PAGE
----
The weekend is here! Put down your paperwork, throw your stationery out of the window, and do a victory spin in your office chair, because it’s time to catch up on that greatest of all media: comics! What’s been going on this week? There’s so much comics that there’s no way anybody can keep up with all of it — so Weekender is here to catch you up on some of the stories you may have missed, and some of the best writing about comics from the past few days.



Let's start with a bang --- sorry, a Boom!, because le studio de boom has announced plans to reduce the number of titles it releases in 2016. That's a move that runs counter to every other publisher right now, as the others race to fill the shelves. Filip Sablik, Boom's president of publishing and marketing, told ICv2 that the decision was made with respect to retailers, who have long denounced the more-is-more attitude that drives variant covers and concept months.

The Spritely Bean, a comics cafe located in (of course!) Portland, was recently broken into and vandalized. This start-up business has taken to crowdfunding to try and recoup its losses and stay in business. It's managed to hit its goal, but why not give the Bean an extra boost?


Barry Kitson


That sort of vandalism wouldn't be tolerated in Mega-City One, which is just the awkward segway I need to congratulate Judge Dredd Megazine, which celebrated its twenty-fifth anniversary this week. That's a whole lot of justice. 2000 AD decided the best way to mark the moment was to bring artist Barry Kitson back to Dredd for the above cover.

Johanna Draper Carlson offered a tip of the cap to Comique Con this week; a one day comics celebration focusing on the women who make comics so interesting right now, taking place in Dearborn, Michigan on November 7th. Guests include Alex de Campi, Mikki Kendall and Marguerite Sauvage, and the program includes a showing of She Makes Comics, which seems like a big deal just by itself. You can see more at the website.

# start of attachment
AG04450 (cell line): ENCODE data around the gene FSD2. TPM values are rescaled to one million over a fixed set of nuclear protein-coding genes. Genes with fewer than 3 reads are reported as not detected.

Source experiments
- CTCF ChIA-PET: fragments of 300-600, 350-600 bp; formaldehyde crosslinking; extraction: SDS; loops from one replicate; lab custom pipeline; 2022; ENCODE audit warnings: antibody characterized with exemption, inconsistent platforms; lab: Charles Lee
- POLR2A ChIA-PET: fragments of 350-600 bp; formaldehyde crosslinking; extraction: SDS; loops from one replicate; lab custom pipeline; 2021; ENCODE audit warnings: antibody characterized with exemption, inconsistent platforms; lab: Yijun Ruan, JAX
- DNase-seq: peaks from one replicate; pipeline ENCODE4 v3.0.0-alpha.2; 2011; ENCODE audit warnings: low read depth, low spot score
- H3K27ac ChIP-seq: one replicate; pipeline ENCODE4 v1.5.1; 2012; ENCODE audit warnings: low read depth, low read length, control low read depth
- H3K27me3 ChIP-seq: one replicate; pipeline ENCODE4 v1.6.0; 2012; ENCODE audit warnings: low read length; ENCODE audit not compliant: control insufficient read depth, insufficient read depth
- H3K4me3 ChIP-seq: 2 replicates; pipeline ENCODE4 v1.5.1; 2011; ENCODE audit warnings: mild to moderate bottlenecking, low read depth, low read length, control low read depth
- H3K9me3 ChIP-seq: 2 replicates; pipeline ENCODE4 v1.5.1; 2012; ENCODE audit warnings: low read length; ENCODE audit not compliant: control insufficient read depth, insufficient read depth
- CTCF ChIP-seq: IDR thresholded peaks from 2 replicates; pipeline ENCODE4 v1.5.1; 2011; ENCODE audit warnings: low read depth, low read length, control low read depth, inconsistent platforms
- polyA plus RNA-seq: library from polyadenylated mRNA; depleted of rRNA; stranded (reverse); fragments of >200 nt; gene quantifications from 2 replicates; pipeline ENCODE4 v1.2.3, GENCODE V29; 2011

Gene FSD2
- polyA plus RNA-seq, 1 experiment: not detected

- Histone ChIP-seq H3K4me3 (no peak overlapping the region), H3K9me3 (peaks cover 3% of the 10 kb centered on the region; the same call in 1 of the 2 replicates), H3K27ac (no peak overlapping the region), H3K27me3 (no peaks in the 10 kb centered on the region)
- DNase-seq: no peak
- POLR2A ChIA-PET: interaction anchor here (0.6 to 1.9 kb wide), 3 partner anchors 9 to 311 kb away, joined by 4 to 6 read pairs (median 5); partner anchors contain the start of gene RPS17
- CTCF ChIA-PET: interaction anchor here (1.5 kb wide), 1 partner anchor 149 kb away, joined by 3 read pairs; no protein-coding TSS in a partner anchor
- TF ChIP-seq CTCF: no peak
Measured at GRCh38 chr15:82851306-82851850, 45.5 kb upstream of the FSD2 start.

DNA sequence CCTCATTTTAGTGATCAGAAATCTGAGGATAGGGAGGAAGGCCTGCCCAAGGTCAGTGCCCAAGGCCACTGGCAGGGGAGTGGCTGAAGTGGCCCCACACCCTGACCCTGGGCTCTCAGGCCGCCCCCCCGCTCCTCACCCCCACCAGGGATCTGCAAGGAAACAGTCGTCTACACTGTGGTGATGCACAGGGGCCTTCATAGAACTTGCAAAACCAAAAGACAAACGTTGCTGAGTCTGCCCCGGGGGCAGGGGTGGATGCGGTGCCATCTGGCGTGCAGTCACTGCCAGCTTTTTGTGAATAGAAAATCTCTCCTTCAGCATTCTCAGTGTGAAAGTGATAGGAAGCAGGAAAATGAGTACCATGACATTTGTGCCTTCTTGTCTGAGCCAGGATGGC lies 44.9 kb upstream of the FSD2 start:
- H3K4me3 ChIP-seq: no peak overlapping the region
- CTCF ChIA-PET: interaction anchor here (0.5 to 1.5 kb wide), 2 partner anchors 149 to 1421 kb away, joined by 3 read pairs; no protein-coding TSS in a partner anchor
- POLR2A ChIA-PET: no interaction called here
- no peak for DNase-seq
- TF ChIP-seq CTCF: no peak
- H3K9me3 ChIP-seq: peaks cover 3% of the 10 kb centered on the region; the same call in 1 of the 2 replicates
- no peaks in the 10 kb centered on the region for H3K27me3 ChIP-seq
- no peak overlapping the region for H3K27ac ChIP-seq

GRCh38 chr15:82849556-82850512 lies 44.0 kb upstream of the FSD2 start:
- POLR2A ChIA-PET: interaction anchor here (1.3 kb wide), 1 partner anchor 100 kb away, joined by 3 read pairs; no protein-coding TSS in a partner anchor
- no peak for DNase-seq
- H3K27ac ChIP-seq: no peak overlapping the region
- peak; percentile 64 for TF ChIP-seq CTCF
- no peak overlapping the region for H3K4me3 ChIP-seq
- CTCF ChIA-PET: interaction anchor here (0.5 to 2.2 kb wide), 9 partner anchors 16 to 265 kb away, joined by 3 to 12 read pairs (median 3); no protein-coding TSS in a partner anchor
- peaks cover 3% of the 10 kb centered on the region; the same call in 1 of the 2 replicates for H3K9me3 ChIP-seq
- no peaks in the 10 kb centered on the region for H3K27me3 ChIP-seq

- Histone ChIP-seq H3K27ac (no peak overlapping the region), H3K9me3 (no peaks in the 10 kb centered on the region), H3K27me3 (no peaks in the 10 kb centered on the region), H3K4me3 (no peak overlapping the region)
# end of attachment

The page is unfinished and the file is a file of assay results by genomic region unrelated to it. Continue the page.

The pre-ordering system for comics is unique, that's for sure. There's growing awareness among fans that the system that requires every book, including creator-owned titles, to start campaigning for its survival three or more months before the first issue even comes out is problematic at best and hopeless at worst.

Cartoonist Kate Leth outlined the status quo on Tumblr, and noted how hard it is to offer any kind of solution, and critic Darryl Ayo got into it on Twitter. We'll just have to wait and see whether ideas like Greg Pak's pre-ordering site can offer some common sense in how we order and support comics.





Alison Wilgus named her cat Julien, after everybody's favourite Star Trek character. Now twenty-two, Julien has lived a long life, and has been with the artist for all her adult life. But life isn't meant to last forever, and Wilgus' new comic Elderly Cat is an emotive recounting of Julien's life, from his first few years to the present day. It's a lovely bit of storytelling, with a powerful sadness that glimmers through.